Full text of the statement follows:
Today my office called each state agency in an effort to schedule meetings between me and each director to discuss their budget priorities. I wanted to ask some of them why they allowed the governor to loot $1 million from their line items to pay for the administrations legal fees defending his violent video games legislation when their agencies had nothing to do with the litigation. Surely they could provide some suggestions on where to cut from their budgets since, based on their generosity to the governors legal defense, it seemed they had more than enough money to give.
However we found that only eight out of 29 randomly selected agency directors contracted are in Springfield today.
With no immediate end in sight to the budget impasse, each agency head ought to be in Springfield to be available to answer questions from members of the General Assembly concerning their budgets. They are a necessary party to this dialogue and their attendance should be mandatory. The governors office spent about $26 million on transportation for its staff last fiscal year. At the very least, they should be here while we are in session.
As budget negotiations continue, I am pleased to see that the governor has finally managed to visit Springfield more than once a week. However, he should have been here for the last five months, as the General Assembly has been. He should have shown leadership on the electric rate debacle that he helped create by stacking the Illinois Commerce Commission with his cronies. His absence during the legislative session and his disdain for the legislative process has put many Illinois families in crisis.
For the governor now to berate the House for not working five days a week while the Senate will meet for only one day this week and while the governor has spent more time jogging in Chicago than he has spent in Springfield all session, is tantamount to lunacy. The governor spent more time on running diary tracking his running time, temperature and wind speed that he has on any legislative item.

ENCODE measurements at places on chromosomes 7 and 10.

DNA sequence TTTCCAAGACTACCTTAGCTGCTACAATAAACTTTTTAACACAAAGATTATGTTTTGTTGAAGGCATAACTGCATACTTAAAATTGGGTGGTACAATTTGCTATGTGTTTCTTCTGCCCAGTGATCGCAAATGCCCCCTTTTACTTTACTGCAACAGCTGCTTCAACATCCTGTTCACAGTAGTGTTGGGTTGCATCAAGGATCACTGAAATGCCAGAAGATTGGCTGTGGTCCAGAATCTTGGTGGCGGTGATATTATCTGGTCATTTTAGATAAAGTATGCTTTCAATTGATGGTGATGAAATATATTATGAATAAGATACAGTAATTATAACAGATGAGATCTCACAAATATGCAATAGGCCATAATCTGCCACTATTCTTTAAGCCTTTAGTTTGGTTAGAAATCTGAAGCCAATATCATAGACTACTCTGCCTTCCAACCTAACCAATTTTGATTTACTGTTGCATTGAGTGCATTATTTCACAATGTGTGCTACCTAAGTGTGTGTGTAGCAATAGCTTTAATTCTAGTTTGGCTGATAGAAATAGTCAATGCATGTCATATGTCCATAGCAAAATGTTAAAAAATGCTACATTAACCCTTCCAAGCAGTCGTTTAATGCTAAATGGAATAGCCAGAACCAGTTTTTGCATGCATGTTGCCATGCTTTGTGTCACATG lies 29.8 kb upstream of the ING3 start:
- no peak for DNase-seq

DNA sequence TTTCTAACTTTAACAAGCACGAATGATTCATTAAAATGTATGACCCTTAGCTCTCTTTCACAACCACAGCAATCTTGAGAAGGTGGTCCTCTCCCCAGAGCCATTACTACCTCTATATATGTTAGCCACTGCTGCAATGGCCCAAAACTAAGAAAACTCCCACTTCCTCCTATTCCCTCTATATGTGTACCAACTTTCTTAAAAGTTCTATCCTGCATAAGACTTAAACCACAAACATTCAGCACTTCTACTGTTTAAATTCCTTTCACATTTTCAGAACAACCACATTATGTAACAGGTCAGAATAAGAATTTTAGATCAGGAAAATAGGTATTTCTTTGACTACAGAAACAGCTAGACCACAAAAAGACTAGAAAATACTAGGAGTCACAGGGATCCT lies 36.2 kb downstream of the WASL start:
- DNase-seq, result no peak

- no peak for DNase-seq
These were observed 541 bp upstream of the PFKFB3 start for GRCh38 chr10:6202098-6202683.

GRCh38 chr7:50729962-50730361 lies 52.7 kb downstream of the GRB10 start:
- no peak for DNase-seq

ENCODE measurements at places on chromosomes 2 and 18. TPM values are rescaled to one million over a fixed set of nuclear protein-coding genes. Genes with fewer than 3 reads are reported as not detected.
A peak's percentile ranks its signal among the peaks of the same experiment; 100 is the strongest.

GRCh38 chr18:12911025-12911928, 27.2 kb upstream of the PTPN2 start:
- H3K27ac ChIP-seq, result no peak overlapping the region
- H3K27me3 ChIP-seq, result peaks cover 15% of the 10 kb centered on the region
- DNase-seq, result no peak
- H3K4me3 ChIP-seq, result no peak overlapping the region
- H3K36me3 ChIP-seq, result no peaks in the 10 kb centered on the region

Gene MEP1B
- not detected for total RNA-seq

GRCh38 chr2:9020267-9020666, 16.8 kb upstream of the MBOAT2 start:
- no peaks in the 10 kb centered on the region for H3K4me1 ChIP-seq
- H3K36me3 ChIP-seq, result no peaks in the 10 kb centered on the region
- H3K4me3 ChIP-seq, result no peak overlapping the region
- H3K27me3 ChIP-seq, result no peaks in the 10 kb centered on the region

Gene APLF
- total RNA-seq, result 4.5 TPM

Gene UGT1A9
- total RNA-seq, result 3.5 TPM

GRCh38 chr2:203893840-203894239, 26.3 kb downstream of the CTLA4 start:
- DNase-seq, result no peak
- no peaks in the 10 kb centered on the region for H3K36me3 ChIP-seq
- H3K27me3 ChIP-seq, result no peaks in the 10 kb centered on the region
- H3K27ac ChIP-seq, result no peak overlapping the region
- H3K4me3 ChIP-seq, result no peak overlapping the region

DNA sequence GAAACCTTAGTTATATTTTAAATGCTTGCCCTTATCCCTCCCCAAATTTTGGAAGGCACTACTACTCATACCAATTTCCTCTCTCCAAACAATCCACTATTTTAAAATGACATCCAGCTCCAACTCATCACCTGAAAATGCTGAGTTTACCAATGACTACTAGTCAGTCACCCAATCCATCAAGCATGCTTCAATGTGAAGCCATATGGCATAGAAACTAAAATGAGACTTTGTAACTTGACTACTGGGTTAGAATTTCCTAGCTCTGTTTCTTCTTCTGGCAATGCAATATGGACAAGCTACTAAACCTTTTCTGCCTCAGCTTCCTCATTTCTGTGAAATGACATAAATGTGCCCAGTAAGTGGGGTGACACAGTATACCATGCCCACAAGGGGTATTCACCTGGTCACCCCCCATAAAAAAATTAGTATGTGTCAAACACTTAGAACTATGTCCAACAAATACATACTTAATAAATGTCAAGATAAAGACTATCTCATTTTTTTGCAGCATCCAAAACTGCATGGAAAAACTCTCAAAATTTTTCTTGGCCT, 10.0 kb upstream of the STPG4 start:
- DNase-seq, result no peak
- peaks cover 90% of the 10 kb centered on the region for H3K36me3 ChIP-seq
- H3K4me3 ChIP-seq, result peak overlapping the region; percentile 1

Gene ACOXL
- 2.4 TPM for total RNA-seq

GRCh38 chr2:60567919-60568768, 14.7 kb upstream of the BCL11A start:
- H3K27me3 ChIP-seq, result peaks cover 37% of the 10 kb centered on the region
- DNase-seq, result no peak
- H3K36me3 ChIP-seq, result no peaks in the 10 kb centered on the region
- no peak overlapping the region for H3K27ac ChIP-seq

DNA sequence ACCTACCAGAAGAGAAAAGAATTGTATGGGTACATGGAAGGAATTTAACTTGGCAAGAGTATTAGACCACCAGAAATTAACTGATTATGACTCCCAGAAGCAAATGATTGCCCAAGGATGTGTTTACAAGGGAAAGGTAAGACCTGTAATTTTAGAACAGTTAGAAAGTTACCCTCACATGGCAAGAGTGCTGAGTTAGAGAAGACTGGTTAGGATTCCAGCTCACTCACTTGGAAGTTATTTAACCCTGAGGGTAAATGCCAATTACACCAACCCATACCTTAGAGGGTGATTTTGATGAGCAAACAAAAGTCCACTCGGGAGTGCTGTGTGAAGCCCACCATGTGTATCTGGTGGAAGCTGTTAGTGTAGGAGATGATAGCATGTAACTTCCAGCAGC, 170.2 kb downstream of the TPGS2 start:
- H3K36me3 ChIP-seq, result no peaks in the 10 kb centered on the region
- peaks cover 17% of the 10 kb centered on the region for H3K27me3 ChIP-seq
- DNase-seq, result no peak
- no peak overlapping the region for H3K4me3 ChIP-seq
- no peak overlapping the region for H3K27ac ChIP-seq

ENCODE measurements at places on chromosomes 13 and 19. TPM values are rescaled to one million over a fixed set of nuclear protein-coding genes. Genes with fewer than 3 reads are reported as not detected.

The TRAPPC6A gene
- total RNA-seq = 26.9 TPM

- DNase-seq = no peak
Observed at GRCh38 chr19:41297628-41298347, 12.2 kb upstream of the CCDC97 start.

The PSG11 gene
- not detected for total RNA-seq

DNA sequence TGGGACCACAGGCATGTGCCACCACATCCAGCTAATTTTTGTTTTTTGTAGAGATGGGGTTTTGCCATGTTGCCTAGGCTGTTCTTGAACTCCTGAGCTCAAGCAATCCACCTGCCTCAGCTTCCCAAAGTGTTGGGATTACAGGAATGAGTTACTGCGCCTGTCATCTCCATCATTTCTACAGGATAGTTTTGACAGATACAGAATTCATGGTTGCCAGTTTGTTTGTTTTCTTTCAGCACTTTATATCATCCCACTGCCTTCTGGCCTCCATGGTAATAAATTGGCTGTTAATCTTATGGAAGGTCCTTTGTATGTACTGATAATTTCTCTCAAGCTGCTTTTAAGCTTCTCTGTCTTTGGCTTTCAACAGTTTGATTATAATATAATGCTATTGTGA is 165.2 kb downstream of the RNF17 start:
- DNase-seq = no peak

The House has passed a budget and has done its job. Once the electric rate issue is settled, the Senate can pass the House budget if it desires. The onus is squarely on the governor to address the electric rate issue forcefully and with finality.,
The governor has shown that he can campaign but he has yet to show that he can govern. His hypocritical stance on the Houses work ethic is insulting. He has failed to spend the necessary time and energy in Springfield and has created a mess of budget when he had a real opportunity for reform. Instead we get the same old tired complaints, business as usual and a budget crated on dead-end tax schemes.
Since we will be here for so long, the governor ought to expend some energy and help pass Representative Fritcheys bill to ban large campaign contributors from getting state contracts. , resurrect his long-dormant ethics proposal that was supposed to rock the system or work on the school funding formula instead of gimmicks.
The reason the governor is not pounding his bully pulpit is because he cant. Like the emperor of our childrens tales, he cant afford to be exposed. He cant and wont answer qu4stion s about whether his campaign has been subpoenaed. He cant and wont answer why he appointed Ali Ata to a directorship of a state financial agency after Mr. Ata gave over $50,000 to the governors campaign. He cant and wont answer when and how the indicted Tony Rezko introduced Mr. Ata to the governor. He cant and wont answer how Beverly Asaridis got a job after her husband gave the governor $1,500. He cant and wont answer a simple question about the number of subpoenas his administration has received from the federal government even thohgh he has been directed to answer by the Attorney General.
The governor needs to come clean and answer all of our questions and should sit here with each of his directors and make them defend their budgets line by line. The governor should submit himself to a continuous Committee of the Whole and agree to answer every question.
With this process, we would be able to craft a better budget by eliminating waste and duplication. The governor says that there isnt enough money to accomplish his agenda. Perhaps with an honest and open examination of his proposed budget, we can get there.
The governor needs to stop playing games and posturing and actually do some heavy lifting. He needs to speak for himself and not hide behind his aides. He needs to be honest with the citizens of Illinois and get to work. Thats the least he can do.